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"Patents play an important role in the chemical enterprise, both as a means for protecting the fruits of research and development from unauthorized use by competitors and as a major component of the chemical literature." -- What Every Chemist Should Know About Patents, American Chemical Society, 2019.
The Orange Book identifies drug products approved on the basis of safety and effectiveness by the Food and Drug Administration (FDA) under the Federal Food, Drug, and Cosmetic Act. It also offers related patent and exclusivity information.
PubChem offers information on molecules such as nucleotides, carbohydrates, lipids, peptides, and chemically-modified macromolecules. Chemical structures, identifiers, chemical and physical properties, biological activities, and patents are also included.
PatentScope contains over 95 million international patents. Access to PatentScope requires setting up a free account. The site offers chemical structure searching that recognizes the names of chemical compounds in patent texts and their structure from embedded drawings in patent texts. The chemical search applies to the title, abstract, claim and description fields.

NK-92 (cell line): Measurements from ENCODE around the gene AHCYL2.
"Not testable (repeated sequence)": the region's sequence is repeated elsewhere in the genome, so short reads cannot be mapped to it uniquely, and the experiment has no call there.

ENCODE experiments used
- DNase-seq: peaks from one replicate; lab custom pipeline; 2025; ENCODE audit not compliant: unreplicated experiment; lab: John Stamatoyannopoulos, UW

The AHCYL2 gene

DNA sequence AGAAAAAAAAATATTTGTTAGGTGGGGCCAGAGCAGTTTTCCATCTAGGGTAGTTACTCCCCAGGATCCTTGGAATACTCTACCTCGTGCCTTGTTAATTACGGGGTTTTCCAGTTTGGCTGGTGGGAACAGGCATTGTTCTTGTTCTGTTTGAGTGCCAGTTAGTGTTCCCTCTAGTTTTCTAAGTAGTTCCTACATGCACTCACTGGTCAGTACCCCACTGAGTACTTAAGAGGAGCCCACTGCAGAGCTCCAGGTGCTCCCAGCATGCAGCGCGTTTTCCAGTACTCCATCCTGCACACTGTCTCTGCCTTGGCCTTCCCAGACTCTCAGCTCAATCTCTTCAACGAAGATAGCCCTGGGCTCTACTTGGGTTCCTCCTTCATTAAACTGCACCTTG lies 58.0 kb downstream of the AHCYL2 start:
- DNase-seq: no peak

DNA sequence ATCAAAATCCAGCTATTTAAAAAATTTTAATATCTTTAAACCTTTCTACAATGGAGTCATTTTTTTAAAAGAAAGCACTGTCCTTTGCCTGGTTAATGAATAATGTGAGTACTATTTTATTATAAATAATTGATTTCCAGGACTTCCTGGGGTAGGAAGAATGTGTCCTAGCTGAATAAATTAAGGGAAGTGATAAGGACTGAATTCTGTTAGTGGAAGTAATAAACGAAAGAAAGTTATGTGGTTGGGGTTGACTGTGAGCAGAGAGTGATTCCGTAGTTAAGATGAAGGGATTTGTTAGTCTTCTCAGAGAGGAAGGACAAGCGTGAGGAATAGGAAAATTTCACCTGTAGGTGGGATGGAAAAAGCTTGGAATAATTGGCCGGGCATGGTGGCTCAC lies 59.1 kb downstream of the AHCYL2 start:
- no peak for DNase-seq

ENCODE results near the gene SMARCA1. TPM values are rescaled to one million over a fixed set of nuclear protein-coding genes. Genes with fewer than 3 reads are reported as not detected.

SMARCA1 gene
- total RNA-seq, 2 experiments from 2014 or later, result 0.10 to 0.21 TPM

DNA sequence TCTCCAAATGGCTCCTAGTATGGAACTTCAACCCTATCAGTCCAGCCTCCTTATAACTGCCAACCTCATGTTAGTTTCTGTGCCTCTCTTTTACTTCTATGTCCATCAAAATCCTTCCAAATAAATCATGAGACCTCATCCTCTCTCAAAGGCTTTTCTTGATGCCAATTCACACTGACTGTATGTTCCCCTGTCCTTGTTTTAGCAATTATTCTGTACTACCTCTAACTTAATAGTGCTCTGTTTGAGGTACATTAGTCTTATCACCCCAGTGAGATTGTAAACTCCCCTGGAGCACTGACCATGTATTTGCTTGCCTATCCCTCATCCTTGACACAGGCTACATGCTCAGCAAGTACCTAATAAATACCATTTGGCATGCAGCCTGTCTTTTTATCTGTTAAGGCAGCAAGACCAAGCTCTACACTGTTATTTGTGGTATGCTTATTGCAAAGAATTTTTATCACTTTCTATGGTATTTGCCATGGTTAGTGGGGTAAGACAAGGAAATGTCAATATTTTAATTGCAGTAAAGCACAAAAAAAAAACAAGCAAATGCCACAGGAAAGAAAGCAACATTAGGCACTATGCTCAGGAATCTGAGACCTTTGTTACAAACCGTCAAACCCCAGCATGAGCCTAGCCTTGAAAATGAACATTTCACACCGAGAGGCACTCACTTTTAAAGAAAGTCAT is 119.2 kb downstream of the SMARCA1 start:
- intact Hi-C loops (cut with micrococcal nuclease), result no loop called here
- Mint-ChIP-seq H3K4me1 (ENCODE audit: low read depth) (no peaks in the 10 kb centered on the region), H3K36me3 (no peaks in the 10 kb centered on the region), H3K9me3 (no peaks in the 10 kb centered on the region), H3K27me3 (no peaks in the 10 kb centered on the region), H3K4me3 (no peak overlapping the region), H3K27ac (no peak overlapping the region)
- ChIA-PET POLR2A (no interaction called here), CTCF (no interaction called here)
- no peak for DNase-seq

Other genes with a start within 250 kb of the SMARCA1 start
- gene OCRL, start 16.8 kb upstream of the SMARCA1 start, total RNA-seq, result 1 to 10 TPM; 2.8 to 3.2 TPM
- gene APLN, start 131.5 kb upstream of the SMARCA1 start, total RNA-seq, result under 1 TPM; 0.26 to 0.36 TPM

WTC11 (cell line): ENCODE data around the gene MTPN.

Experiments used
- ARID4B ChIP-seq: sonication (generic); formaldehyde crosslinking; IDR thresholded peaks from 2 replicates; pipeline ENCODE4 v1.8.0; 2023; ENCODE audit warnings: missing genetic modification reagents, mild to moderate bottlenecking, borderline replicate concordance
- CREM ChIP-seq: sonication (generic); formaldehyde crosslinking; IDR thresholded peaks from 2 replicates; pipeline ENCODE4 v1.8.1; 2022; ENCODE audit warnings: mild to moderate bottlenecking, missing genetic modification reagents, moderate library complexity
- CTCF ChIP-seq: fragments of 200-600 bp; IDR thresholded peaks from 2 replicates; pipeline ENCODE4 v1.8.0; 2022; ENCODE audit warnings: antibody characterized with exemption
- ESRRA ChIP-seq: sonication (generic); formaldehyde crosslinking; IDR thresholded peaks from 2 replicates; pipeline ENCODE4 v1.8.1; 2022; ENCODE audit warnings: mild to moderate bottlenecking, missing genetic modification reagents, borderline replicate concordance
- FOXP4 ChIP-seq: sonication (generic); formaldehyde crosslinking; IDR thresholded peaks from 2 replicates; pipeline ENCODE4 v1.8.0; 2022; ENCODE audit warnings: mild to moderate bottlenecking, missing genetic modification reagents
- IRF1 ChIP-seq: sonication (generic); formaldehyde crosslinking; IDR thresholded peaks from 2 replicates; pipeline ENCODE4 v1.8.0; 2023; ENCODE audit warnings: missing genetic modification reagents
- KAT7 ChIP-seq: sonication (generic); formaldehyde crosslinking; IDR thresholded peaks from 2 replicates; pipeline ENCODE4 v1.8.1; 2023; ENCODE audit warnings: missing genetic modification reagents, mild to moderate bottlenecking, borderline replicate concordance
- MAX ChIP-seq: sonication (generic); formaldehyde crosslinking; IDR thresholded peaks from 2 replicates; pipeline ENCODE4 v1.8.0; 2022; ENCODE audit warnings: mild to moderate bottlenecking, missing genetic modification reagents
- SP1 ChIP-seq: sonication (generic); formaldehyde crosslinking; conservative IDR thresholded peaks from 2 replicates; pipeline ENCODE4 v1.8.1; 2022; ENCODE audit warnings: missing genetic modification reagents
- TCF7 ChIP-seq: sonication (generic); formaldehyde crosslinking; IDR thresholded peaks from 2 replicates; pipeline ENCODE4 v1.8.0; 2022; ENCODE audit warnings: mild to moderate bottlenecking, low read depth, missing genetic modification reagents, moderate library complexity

Chemical structures of plants in medicinal herbs spur drug discovery. Health innovators utilize medicinal plant patents as case studies for research in medicine and health science. Biologists may refer to plant patents for both aesthetic and practical features of a plant, e.g. slug resistance, deer resistance. Researchers can conduct independent tests on these features and associated genetic markers.
SureChEMBL is a "big data," chemically annotated, international patent database. It contains compounds extracted from the full text, images, and attachments of patent documents. The site offers access to drug discovery, medicinal chemistry, and other commercial aspects of chemical science. The database contains over 17 million compounds extracted from 14 million patent documents.
See Patent Searching section of this site for CPC patent classifications to locate clusters of like chemical patents. Most chemical patents fall under CPC Section C: chemistry and metallurgy. However, some uses of chemicals are found in Section A, human necessities, while chemical processes and nanotechnology are found in Section B. Semiconductors are located in Section H, and green chemistry patents are under Section Y.